What an unproductive day. We went out last night to Club Nacht. Viel Spaß, but I now know to never wear those gorgeous red heels I bought from H&M again, or at least not when I'm going to be dancing and walking that much. My feet are a wreck, as well as those heels. One club we went to was right on the canal, and my friend and I went swimming. Fun but very very cold. Once again, we didn't get back until the sun was up, and then I replaced the day with the night and slept until 5:00. I need to get myself on a better schedule or this semester is going to be really disorienting.

I talked to my parents today, and I guess this letter to the editor that I sent to the Leader got published. It was about the Mosque they are trying to build in New York, and my dad said it was the talk of the town, although he's quite the exaggerator. Apparently when all of my Grandma's friends are calling her up and talking about it, it's big news. Either way, it makes me happy that I'm putting my writing to use again. I really miss writing, especially since I don't have much spare time when I'm in school. I'll have to change that.

So, disclaimer on the last post, I am not stereotyping Germans, just recording my observations. I know that not everyone who belongs to a certain culture fits in a pretty little box. Still, it's fair to say that most things I've said seem to be true across the board, especially in Berlin.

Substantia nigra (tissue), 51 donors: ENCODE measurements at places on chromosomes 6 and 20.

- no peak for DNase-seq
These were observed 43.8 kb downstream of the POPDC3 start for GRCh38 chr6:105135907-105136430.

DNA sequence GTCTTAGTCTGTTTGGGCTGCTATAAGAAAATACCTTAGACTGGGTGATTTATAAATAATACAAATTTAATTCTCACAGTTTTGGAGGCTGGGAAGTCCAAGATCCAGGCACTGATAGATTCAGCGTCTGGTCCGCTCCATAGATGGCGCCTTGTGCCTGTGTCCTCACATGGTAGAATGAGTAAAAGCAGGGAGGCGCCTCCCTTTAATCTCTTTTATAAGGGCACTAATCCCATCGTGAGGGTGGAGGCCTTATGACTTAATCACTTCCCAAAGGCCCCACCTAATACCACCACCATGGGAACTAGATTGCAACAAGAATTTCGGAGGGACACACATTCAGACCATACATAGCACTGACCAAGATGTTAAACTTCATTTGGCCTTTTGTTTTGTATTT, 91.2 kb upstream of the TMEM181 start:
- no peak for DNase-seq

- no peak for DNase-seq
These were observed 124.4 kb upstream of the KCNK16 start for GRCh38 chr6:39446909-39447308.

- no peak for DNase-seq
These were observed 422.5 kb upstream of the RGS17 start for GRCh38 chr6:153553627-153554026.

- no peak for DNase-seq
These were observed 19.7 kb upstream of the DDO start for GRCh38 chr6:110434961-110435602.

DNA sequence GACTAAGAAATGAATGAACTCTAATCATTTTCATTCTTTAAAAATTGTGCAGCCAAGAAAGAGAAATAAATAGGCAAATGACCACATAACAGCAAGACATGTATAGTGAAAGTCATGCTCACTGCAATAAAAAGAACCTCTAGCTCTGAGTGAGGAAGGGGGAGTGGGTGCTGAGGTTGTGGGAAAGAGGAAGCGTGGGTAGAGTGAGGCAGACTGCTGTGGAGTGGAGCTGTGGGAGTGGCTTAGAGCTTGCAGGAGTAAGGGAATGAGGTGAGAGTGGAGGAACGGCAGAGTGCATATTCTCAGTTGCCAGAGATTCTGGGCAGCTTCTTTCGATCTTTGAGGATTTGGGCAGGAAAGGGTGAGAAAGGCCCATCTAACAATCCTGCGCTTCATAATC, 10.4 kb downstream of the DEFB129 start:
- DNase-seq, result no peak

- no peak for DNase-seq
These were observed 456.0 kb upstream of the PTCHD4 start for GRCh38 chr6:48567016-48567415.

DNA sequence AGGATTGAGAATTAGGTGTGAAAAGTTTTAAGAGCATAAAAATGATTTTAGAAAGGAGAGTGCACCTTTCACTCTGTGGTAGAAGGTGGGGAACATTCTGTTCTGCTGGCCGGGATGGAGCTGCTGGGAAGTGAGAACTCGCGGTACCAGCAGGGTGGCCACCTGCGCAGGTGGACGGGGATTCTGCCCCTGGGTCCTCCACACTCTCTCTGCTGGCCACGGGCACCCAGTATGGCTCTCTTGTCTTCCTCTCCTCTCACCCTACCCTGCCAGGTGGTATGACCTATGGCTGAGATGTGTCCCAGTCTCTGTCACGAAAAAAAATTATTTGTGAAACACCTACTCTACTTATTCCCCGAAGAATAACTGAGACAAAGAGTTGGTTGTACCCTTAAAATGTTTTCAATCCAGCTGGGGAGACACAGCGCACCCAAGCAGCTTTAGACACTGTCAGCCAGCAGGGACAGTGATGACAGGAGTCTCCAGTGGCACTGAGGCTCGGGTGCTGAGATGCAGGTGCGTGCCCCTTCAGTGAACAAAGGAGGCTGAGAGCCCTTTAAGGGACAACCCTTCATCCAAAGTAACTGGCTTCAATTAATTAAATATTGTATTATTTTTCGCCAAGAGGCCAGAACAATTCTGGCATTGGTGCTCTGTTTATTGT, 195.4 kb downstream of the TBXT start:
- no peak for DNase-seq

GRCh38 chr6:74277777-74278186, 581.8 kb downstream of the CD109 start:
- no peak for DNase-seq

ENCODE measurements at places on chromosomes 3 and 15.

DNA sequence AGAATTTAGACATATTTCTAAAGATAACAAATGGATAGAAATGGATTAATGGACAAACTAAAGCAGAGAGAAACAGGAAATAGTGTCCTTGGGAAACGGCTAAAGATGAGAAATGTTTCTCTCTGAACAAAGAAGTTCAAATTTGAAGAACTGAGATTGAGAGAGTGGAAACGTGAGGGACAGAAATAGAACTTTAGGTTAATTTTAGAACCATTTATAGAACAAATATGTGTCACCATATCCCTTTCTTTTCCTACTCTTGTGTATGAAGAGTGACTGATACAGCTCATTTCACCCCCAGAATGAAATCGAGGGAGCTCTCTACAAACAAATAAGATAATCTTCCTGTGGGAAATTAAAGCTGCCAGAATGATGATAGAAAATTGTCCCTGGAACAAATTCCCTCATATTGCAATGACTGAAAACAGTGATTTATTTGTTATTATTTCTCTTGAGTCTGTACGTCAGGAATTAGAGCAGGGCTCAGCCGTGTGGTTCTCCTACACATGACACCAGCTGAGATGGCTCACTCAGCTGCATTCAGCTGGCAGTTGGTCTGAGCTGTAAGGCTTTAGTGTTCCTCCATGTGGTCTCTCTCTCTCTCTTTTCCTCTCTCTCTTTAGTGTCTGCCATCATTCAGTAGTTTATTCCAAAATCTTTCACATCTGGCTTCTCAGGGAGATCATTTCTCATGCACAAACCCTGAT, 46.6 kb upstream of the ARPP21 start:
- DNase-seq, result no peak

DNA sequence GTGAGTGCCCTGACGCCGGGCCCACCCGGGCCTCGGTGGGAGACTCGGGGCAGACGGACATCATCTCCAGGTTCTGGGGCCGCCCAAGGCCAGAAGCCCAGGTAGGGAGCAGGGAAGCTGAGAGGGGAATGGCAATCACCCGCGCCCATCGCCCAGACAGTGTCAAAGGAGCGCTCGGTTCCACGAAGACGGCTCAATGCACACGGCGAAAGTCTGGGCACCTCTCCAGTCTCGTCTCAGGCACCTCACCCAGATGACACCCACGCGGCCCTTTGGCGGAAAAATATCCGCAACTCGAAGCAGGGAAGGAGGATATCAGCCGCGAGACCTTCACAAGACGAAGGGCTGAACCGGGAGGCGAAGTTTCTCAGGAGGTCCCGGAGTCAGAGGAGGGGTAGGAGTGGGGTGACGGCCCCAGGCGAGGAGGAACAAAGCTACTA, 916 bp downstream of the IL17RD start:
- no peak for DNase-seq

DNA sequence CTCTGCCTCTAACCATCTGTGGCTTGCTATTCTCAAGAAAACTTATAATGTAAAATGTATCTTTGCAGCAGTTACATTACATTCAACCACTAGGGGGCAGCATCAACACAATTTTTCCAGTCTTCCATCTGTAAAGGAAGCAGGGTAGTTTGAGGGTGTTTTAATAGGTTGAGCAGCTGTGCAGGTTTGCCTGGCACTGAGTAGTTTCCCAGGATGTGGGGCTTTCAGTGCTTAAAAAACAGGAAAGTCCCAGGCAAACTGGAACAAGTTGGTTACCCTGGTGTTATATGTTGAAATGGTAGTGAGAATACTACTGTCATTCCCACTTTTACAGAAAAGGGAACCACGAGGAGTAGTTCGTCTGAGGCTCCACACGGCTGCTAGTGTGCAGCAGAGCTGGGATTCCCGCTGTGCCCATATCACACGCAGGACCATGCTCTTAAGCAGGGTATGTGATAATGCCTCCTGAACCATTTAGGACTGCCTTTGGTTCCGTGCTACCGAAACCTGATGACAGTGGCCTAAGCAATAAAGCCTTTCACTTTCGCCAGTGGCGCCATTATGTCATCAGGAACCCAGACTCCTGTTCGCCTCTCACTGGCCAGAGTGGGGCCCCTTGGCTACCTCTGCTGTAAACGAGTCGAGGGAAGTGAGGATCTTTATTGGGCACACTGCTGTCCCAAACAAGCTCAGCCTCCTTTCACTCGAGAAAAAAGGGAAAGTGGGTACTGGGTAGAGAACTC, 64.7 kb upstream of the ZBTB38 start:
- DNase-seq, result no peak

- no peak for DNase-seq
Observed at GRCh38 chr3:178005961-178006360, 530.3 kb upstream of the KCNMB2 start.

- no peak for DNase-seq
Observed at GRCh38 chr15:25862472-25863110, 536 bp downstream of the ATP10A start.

We went on a city scavenger hunt on Friday for class, meaning I finally saw some of the touristy things in Berlin. It was a pretty ridiculous assignment though because we had to ask people on the street different questions and then take pictures with them, and no one wanted to stop and help us. City people are always on a mission it seems. Then my friend got a ticket for "schwarzfahren" (riding the U-Bahn without a ticket). It wasn't too big of a deal because she had a ticket, but not with her, so she only has to pay 7 euro as opposed to 40. Still, I hadn't been checked since I got here, and the one time some people are riding the U-Bahn without a ticket, they check us. Isn't it funny how the world works.